This year’s ERIC (Estates Return Investment Collection) data was released in October, showing that NHS backlog maintenance and high-risk backlog maintenance have both risen significantly. The increases are bigger than expected and will impact patient care and efficiency, in turn affecting the economy.

The ERIC data reveals that NHS backlog maintenance has risen from £9.2 billion to £10.2 billion (11% increase). High-risk backlog has also risen from £1.6 billion to £1.8 billion (14% increase). These numbers suggest two things. Firstly, the underinvestment in estates and maintenance over the last 15 years is having a larger impact than expected, despite the development of a number of new facilities during the pandemic, Secondly, greater focus on this area (and greater professionalism in properly assessing estates) is turning up problems that we previously might not have been aware of.

Total NHS backlog cost

Chart depicting the total NHS backlog cost

The high-risk figures are always of greatest concern. High-risk backlog maintenance is where “repairs/replacement must be addressed with urgent priority in order to prevent catastrophic failure, major disruption to clinical services or deficiencies in safety liable to cause serious injury and/or prosecution”. The consequences of this backlog are severe.

In more positive ERIC results, clinical service incidents driven by infrastructure failure have fallen by 22%. Again, this may reflect increasing attention and professionalism in the management of NHS estates. However, any clinical incident is one too many and the service had 5,105 in 2022. Each of those “resulted in clinical services being delayed, cancelled or otherwise interfered with”.

Why are these findings important?

Healthcare is the UK’s second biggest industry. It is important to the economy in itself, but also because of its impact on the broader economy:

  • Good healthcare gets people back to work sooner.
  • Good healthcare makes an economy more attractive to inward investment.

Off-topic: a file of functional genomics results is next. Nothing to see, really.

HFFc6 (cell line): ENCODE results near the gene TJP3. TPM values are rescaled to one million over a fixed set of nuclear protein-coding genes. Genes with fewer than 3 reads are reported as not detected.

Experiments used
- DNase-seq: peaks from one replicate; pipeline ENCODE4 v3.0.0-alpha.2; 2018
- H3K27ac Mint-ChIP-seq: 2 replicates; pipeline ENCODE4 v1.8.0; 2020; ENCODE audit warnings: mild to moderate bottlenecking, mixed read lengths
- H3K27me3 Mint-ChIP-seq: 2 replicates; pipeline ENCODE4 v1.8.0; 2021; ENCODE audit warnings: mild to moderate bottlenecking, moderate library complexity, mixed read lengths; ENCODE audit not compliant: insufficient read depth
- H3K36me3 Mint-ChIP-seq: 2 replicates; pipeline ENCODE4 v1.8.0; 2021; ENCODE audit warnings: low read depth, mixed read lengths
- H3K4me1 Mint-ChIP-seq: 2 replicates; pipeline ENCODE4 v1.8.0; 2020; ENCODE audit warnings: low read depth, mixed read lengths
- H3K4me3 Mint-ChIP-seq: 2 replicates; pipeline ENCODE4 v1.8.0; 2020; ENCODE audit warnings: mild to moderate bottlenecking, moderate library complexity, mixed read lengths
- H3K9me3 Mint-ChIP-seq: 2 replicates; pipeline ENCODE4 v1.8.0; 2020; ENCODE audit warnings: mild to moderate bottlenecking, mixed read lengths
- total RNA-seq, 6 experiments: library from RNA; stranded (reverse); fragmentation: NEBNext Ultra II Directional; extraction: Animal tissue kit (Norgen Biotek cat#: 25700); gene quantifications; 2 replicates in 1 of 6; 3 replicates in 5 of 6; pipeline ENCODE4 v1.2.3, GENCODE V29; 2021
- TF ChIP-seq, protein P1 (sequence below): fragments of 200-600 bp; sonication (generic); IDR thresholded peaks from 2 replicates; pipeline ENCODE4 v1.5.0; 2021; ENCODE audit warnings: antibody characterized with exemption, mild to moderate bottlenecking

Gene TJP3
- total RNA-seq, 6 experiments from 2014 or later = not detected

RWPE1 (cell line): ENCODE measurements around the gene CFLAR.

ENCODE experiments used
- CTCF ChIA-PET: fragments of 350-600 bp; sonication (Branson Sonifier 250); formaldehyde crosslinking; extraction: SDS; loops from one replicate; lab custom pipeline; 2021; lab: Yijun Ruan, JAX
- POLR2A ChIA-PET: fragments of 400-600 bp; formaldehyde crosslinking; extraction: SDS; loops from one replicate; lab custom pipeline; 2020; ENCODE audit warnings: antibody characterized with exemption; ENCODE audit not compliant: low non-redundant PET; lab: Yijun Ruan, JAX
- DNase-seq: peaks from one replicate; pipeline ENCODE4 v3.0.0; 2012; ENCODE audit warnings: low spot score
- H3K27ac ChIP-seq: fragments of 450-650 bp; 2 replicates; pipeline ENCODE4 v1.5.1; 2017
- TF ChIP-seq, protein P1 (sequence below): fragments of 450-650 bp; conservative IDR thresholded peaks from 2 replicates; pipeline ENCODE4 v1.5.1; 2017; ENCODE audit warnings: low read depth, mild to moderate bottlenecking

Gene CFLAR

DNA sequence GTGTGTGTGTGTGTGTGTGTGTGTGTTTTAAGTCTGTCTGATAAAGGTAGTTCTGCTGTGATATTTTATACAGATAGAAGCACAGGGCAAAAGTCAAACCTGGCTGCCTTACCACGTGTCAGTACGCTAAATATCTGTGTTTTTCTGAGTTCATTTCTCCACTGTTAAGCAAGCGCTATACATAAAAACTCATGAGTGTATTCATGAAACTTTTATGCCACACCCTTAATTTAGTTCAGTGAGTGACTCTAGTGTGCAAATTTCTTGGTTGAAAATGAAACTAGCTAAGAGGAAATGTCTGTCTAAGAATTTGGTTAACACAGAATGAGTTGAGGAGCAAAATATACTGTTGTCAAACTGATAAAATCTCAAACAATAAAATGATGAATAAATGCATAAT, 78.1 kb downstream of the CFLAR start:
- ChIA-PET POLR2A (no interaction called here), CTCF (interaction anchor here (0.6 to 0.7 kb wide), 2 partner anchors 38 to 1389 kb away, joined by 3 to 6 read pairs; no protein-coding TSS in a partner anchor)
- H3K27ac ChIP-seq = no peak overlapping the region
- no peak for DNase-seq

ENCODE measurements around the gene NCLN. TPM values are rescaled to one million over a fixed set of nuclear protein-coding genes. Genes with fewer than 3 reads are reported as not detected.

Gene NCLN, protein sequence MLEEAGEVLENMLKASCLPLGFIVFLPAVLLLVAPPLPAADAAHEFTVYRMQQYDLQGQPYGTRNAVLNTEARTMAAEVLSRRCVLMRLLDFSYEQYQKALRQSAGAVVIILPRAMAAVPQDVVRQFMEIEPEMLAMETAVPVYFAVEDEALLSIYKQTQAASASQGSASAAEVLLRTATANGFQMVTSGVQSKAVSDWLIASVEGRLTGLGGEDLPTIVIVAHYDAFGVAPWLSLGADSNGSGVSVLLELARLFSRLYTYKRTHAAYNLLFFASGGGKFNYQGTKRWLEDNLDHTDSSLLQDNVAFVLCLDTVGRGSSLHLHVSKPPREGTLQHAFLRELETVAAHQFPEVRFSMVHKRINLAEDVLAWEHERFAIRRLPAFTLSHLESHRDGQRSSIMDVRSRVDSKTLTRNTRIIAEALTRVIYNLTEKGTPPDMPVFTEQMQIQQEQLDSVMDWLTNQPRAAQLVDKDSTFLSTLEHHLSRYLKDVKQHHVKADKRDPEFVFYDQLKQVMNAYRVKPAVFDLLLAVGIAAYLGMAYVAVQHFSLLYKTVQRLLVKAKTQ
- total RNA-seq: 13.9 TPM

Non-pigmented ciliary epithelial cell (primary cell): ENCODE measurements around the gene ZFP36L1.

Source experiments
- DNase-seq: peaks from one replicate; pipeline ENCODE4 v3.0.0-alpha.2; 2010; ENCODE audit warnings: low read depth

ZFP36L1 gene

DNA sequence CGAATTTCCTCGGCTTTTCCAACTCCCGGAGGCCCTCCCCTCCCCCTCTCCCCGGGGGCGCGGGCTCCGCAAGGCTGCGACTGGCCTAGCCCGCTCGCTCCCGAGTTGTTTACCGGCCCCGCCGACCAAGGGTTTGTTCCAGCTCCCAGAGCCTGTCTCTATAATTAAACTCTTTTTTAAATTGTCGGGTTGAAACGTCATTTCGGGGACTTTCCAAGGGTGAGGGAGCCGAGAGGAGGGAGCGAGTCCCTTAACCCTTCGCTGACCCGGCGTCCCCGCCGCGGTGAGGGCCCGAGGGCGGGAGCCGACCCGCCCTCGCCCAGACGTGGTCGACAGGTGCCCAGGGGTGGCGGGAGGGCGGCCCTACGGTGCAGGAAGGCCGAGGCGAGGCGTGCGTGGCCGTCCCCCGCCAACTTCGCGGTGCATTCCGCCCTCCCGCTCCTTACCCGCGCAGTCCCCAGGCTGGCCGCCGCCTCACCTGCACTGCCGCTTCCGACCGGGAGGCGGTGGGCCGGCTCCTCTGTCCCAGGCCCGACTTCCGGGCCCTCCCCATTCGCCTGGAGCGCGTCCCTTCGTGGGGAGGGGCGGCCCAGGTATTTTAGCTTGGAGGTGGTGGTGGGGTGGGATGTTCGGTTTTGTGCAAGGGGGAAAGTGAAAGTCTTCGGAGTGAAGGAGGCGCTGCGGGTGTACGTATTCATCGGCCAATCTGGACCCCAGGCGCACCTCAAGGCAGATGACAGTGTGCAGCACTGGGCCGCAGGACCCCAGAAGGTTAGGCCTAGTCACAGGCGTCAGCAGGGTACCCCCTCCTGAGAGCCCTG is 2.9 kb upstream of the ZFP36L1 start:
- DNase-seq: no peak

• Good healthcare is a magnet for other industries, both supporting and complementary. Life sciences, pharma, and biotech, for example, all rely on a strong academic and clinical healthcare sector.

But good healthcare relies on good quality buildings which is why the ERIC data is so significant.

Worldwide, health systems are struggling to recruit and retain the talent they need. The best clinicians and researchers will be unlikely to choose to work in crumbling facilities in the UK when they can work in much more modern facilities in Australia and the US. If those clinicians go, we lose not only their capacity to deliver healthcare, but valuable research and development opportunities and opportunities for innovation.

From a well-being perspective, good quality healthcare environments almost certainly improve patient experience and therefore patient outcomes. They are better for infection control and reducing readmissions, for example.

Functional and up-to-date healthcare facilities are a core requirement for the UK to keep the economy moving, to compete globally and to enable healthcare that enhances quality of life.

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Further analysis of ERIC data: by region and care setting

Regional analysis

Total backlog costs by region

Chart depicting the total NHS backlog cost

Backlog maintenance is highest in London (27% of the national total), while London also has the highest amount of high-risk backlog – almost half.

High risk backlog by region

Diagram showing the total backlog costs by region

This is not good news for a region that is looking to encourage the growth of life sciences and industry around world-class healthcare facilities.

Care setting analysis

Total acute care backlog cost


The backlog maintenance bill is dominated by acute care settings.

However, there remains a significant need in both mental health and community settings.

NHS mental health care backlog cost


NHS community care backlog cost


For more information, get in touch with Rhiannon Williams.

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